There were plenty of loonies spent to get a referendum Yes vote

COLUMN: Every ‘Yes’ vote cost local taxpayers $22.49

The cost to hold the referendum was $22,000 and just 9.6 per cent of 12,307 eligible voters cast a ballot.

A corrected version of this column is below:

 

Wednesday morning musings and meditations.

•••

If you think taxpayers got dinged in the recent SEAPARC land purchase referendum, you may not want to read this.

The cost to hold the referendum was $22,000 and just 9.6 per cent of 12,307 eligible voters cast a ballot.

If you break down the expenses, each Yes vote cost you $22.49.

And there’s still the issue that the land purchase won’t cost taxpayers a dime. That’s sort of correct.

SEAPARC will make the payments from its existing pool requisition, which was retired last year, but taxpayers never got that money back.

So what’s the first thing a politician wants to do? Keep the money and push it into another program, of course.

Juan de Fuca Electoral Area director Mike Hicks said SEAPARC never needed to hold the referendum and could have paid for the property outright, but decided instead to “let the people” decide if that’s what they wanted.

Obviously, we voted with our wallets.

•••

We live in one of the most beautiful spots of the world, yet we don’t treat it kindly.

You have to laud the efforts of people like Shirley’s Jan and Meg Toom, who got tired of finding illegal dumps along trailways and wooded areas and set out a plan to clean up the mess left by others. In one day, the Tooms and other volunteers collected more than 5.5 tons of garbage.

It makes you understand then why some Capital Regional District directors are so reluctant to open up the Leech River watershed to full public access.

The political jargon reads that they want to keep the water pure and safe from fire. (It is estimated that water from the Leech River watershed will be needed to supplement the water in the Sooke Lake Reservoir sometime in the next 50 years).

The cold, hard reality is that we don’t treat our natural spaces very well.

Take a trip to any wilderness area and you will find human mess. It can be as small as a cigarette butt or as large as an old truck.

I’ve trekked through most of the provincial and regional parks in Greater Victoria and always amazed what I find in the deep wilderness.

Once, we came across an old car about 1940s’ vintage. Over towards Mount Work there is a trail fondly called Bubble Wrap trail for the amount of garbage found on it.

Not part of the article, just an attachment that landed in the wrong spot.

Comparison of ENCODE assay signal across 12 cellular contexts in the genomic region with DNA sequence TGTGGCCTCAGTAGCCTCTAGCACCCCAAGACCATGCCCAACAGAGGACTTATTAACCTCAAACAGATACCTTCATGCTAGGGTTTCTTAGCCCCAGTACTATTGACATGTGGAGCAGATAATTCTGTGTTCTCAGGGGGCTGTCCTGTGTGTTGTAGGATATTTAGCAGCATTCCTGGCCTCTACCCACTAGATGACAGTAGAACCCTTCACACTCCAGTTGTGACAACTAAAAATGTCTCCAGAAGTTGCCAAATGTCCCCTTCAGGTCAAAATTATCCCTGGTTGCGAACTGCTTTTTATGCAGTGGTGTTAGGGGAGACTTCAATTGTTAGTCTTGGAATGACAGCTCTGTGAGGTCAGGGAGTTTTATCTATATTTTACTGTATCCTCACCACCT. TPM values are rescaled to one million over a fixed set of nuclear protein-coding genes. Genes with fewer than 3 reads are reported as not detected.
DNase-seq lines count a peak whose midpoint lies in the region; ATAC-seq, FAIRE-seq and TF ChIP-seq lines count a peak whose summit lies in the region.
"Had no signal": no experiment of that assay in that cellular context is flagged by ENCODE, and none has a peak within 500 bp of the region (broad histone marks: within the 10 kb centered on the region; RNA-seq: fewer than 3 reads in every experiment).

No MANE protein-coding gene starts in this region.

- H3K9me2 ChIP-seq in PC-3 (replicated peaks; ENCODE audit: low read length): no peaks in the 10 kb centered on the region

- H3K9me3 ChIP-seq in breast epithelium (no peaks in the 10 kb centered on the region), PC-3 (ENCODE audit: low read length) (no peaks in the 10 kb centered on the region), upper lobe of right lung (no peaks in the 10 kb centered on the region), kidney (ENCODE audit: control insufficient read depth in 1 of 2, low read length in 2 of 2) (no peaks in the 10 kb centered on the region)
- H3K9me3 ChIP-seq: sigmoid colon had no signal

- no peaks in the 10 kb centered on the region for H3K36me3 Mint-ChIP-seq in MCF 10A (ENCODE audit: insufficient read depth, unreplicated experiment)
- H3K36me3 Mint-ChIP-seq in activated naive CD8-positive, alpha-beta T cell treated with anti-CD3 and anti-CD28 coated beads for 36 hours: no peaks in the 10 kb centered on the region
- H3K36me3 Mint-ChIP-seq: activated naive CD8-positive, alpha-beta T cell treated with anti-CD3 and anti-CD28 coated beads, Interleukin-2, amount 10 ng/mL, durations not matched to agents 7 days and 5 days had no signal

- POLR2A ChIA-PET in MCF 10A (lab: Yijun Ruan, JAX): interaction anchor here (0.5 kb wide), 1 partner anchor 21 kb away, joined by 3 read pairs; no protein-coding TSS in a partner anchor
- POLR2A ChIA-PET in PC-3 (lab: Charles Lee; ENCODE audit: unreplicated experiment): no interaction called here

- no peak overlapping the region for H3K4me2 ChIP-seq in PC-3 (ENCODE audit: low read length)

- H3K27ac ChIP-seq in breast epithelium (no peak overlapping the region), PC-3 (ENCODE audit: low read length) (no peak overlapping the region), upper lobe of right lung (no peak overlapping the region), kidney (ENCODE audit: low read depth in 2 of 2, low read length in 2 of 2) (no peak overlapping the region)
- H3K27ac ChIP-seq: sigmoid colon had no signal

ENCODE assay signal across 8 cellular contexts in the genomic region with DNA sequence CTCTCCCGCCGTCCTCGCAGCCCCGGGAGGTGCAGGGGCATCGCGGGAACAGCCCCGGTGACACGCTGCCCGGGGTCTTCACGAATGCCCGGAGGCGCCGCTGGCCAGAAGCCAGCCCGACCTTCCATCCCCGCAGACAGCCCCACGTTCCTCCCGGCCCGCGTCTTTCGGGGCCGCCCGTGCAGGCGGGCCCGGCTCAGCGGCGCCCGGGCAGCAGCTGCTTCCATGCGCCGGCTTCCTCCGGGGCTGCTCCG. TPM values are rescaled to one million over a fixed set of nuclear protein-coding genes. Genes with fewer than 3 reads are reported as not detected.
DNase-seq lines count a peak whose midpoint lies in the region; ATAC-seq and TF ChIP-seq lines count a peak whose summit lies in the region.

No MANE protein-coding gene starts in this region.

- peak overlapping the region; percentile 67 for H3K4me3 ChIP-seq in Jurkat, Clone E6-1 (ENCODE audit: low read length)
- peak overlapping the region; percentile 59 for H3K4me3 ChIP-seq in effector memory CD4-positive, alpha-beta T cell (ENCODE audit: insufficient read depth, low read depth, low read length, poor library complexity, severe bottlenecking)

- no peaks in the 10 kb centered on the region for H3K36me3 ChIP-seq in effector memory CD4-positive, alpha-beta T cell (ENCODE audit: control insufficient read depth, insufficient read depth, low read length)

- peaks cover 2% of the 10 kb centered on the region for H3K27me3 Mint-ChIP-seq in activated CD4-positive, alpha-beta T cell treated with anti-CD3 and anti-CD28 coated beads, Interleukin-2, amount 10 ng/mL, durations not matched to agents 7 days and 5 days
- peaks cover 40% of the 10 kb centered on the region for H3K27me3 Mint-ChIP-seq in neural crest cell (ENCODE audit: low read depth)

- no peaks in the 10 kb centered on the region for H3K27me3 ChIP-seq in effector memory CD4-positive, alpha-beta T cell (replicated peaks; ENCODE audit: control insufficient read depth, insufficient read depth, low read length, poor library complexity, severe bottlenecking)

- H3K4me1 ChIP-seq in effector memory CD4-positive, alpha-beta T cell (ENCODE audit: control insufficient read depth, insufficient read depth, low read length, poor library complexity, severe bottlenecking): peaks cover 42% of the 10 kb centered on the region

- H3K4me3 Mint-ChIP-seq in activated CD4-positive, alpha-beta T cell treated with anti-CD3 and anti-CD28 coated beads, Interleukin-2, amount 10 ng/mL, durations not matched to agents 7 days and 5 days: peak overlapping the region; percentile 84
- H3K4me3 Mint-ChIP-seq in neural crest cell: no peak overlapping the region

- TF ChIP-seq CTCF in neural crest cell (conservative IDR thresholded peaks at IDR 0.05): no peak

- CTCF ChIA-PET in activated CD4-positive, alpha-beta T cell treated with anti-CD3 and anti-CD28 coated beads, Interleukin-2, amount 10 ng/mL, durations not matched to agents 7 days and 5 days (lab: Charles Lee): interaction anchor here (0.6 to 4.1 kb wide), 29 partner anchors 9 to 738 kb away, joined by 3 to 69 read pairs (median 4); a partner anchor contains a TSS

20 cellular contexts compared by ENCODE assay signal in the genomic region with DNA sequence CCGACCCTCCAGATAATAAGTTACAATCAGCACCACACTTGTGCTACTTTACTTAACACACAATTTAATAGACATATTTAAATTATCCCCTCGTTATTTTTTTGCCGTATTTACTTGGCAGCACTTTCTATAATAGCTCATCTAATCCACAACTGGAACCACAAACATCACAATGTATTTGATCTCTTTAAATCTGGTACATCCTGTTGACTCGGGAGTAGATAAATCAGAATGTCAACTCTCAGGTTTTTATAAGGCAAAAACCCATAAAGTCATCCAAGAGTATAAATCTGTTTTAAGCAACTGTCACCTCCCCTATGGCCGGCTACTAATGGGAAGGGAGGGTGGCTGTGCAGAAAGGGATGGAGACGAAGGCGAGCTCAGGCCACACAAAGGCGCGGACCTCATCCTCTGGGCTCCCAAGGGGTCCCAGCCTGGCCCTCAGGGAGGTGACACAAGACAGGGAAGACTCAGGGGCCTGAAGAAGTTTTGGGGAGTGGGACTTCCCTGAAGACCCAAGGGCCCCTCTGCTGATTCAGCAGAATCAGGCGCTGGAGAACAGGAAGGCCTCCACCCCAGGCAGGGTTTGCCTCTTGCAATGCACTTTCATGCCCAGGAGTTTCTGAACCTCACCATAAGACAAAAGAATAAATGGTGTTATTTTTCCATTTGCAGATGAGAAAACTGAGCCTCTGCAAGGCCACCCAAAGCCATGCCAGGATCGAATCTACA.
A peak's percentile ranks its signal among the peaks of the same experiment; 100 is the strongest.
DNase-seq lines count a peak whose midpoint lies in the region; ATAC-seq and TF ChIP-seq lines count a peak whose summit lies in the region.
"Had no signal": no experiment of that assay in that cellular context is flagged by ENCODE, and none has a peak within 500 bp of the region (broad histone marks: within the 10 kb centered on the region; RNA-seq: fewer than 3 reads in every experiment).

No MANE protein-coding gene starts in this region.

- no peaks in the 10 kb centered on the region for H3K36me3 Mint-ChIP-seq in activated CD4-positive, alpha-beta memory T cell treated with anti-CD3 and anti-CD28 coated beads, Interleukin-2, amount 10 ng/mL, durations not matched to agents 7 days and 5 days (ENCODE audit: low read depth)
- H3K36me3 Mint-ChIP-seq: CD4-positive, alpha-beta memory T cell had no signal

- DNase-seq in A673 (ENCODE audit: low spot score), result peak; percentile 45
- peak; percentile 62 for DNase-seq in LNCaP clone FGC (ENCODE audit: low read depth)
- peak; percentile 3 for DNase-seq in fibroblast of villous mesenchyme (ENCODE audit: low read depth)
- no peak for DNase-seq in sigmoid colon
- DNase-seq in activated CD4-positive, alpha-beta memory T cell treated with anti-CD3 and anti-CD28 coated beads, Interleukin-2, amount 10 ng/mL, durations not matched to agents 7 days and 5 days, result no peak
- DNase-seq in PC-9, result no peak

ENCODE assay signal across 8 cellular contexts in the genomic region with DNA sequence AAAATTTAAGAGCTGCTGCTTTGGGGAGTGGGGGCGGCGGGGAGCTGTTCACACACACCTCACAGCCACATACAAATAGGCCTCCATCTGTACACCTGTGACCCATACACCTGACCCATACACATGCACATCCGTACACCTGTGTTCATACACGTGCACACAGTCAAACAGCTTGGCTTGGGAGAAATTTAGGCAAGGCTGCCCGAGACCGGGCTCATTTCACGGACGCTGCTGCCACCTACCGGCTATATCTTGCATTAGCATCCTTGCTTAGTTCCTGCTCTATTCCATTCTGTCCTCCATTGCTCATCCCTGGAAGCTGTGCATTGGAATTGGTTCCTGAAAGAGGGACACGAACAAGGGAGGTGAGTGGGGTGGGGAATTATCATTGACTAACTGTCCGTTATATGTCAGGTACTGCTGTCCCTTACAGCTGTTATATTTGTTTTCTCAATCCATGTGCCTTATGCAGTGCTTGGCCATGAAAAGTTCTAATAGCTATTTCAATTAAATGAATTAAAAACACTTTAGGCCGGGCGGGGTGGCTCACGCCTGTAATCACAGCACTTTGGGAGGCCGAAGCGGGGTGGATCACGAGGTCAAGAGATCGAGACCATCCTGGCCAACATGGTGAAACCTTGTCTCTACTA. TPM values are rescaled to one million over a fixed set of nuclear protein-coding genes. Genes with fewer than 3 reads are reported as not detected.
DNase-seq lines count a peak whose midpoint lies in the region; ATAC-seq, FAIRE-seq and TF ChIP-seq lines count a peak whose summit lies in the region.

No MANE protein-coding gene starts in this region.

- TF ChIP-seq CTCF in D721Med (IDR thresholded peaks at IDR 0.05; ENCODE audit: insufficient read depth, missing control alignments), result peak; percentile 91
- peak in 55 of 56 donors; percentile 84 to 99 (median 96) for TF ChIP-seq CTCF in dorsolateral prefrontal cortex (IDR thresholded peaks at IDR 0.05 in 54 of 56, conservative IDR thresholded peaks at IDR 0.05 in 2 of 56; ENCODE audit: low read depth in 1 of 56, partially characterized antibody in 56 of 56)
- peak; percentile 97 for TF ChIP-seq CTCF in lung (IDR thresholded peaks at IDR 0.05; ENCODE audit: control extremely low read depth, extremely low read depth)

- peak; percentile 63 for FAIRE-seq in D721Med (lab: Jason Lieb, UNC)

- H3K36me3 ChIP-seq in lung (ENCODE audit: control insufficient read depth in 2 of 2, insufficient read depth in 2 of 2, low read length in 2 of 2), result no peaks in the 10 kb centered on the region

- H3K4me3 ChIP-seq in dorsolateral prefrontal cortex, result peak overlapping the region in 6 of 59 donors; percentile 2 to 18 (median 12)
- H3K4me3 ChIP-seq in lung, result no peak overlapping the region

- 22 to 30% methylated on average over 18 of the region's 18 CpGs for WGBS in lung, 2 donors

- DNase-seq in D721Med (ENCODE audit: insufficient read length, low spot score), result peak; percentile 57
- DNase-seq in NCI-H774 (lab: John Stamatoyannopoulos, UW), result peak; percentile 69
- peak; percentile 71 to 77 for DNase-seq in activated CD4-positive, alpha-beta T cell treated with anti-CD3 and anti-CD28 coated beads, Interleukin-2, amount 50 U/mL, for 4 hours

It’s nice for all of us to call this the greatest place to live in the world, but we should all make a big effort to at least keep it clean.

•••

Kevin Laird can be reached at editor@sookenewsmirror.com.

 

 

Get local stories you won't find anywhere else right to your inbox.
Sign up here

Just Posted

Rock painting gains popularity on Vancouver Island

Facebook groups formed for people to share ideas, gift painted rocks

VIDEO: View Royal resident spots cougar in nearby backyard

B.C. Conservation notified about early Thursday morning sighting

Greater Victoria tourism industry ‘can’t wait any longer’ for financial aid

Saanich mayor, business owners call on provincial, federal governments for tourism-specific aid

COVID-19 demolishes new construction in Greater Victoria

Value of new building permits in Greater Victoria drop more than 37 per cent

Group desperate to find solution to wrecks lining shores of Cadboro Bay

Caddy Bay ‘a wild west’ without authority, say locals

22 new COVID-19 test-positives, one death following days of low case counts in B.C.

Health officials urged British Columbians to ‘stand together while staying apart’

Facing changes together: Your community, your journalists

The COVID-19 pandemic has changed the world in ways that would have… Continue reading

Man found dead in his tent at Island homeless camp

Facebook posts tell of personal struggles and attempts to stay clean and sober

New study is first full list of species that only exist in Canada

Almost 40 per cent of them are critically imperilled or imperilled and eight are already extinct

Federal aid for care home systems needed ahead of second wave, advocates say

Ontario Long Term Care Association calling for more action

B.C. woman, 26, fatally shot by police in Edmundston, N.B.

Police were conducting a well-being check at the time of the incident

Horgan calls for national anti-racism program; will pitch idea to PM, premiers

Premier John Horgan said he’s horrified by the death of George Floyd in the United States

Chilliwack dad rescues two young daughters after truck plunges into lake

“I used every single one of my angels that day,” said Dennis Saulnier

Most Read